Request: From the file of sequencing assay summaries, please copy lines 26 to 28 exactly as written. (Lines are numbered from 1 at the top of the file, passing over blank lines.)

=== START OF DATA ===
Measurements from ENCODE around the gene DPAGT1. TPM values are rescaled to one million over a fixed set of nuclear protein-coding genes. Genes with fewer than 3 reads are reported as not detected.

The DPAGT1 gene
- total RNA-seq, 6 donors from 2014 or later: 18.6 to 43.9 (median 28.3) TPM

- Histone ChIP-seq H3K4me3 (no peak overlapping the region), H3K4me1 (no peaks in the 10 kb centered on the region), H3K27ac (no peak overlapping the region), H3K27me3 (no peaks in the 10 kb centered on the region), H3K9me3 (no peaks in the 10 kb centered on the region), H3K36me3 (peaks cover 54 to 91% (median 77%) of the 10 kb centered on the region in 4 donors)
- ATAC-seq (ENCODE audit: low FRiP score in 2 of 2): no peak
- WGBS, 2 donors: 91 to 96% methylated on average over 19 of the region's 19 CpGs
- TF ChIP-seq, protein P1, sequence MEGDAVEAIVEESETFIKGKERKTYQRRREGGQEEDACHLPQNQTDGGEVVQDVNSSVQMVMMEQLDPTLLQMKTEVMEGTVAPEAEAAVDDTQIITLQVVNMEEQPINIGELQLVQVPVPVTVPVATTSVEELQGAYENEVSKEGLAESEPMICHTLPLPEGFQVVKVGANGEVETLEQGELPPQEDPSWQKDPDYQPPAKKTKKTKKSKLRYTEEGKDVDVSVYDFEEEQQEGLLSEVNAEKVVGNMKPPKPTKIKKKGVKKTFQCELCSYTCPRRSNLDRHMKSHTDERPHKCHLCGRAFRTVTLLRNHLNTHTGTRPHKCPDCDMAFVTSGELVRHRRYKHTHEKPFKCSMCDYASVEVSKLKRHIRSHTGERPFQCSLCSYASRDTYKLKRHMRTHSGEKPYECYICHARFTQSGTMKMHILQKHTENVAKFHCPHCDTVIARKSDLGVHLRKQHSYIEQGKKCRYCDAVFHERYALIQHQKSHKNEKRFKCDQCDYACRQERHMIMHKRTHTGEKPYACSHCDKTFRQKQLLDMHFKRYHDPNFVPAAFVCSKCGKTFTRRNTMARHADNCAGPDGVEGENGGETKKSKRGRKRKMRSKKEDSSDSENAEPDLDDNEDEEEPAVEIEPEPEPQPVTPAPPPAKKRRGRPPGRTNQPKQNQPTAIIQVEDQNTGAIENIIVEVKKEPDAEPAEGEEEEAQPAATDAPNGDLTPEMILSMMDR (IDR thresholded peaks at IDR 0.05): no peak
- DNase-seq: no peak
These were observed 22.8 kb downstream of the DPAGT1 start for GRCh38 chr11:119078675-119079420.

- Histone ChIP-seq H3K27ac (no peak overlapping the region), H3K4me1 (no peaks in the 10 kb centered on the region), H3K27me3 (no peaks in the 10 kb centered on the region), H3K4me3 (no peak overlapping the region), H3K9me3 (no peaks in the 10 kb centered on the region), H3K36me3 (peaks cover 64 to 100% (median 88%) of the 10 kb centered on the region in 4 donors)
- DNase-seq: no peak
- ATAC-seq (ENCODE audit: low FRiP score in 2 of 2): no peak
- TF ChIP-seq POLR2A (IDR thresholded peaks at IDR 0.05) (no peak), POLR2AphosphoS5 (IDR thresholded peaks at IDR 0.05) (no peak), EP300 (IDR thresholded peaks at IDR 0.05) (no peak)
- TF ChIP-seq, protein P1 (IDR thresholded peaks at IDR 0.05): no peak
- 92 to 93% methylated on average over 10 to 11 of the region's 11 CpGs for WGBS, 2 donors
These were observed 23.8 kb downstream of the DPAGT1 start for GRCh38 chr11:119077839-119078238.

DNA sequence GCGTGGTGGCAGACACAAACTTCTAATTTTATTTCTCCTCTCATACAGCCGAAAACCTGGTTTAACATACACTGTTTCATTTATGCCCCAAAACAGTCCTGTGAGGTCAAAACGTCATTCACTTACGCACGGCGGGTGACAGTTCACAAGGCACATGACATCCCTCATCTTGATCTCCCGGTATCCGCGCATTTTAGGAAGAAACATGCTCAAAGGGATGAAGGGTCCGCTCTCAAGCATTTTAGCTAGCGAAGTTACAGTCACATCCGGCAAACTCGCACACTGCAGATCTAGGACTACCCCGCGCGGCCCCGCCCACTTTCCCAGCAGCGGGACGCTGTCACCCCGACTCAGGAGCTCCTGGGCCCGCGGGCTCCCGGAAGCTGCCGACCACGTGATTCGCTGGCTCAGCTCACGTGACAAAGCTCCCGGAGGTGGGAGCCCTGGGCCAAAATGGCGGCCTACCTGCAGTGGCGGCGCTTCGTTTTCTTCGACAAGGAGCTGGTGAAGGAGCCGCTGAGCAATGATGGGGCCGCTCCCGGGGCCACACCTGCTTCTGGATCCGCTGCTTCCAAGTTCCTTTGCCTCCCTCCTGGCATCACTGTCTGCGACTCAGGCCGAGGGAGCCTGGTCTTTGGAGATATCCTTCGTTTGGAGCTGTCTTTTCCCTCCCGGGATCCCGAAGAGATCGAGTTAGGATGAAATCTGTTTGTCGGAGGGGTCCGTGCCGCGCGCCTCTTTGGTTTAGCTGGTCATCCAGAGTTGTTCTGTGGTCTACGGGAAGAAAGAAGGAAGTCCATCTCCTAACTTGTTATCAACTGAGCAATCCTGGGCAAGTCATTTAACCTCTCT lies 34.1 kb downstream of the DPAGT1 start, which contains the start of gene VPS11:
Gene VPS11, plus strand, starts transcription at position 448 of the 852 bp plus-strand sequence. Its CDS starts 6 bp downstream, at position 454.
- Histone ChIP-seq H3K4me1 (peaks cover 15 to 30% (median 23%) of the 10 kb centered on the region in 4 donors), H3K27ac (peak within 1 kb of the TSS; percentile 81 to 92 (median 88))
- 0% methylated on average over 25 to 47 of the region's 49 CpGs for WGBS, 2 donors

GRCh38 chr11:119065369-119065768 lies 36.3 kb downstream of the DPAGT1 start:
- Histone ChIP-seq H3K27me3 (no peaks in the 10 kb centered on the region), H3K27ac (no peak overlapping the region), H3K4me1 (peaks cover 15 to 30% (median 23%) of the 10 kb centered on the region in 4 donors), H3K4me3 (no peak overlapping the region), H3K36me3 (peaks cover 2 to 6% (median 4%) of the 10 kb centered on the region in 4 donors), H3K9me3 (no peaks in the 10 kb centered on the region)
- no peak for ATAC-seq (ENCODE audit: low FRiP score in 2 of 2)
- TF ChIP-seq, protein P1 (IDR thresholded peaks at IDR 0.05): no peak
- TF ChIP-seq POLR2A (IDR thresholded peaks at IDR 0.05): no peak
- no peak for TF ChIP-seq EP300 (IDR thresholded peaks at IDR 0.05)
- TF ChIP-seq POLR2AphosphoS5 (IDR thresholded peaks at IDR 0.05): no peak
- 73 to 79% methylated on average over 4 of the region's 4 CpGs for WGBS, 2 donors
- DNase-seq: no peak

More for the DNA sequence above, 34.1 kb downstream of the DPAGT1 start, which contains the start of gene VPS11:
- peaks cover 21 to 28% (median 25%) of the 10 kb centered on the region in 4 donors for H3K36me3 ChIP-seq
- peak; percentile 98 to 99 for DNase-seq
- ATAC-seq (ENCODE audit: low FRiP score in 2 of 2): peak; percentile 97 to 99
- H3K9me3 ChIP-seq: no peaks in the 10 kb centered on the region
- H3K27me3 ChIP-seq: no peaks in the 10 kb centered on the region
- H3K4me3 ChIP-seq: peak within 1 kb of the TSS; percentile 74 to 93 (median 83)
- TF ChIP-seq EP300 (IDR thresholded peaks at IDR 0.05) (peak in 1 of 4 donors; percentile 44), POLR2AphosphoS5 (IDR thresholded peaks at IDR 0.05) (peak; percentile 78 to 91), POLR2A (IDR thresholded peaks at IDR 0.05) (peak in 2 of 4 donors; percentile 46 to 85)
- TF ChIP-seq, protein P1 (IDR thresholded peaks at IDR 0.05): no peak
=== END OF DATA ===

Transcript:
- no peak for TF ChIP-seq EP300 (IDR thresholded peaks at IDR 0.05)
- TF ChIP-seq POLR2AphosphoS5 (IDR thresholded peaks at IDR 0.05): no peak
- 73 to 79% methylated on average over 4 of the region's 4 CpGs for WGBS, 2 donors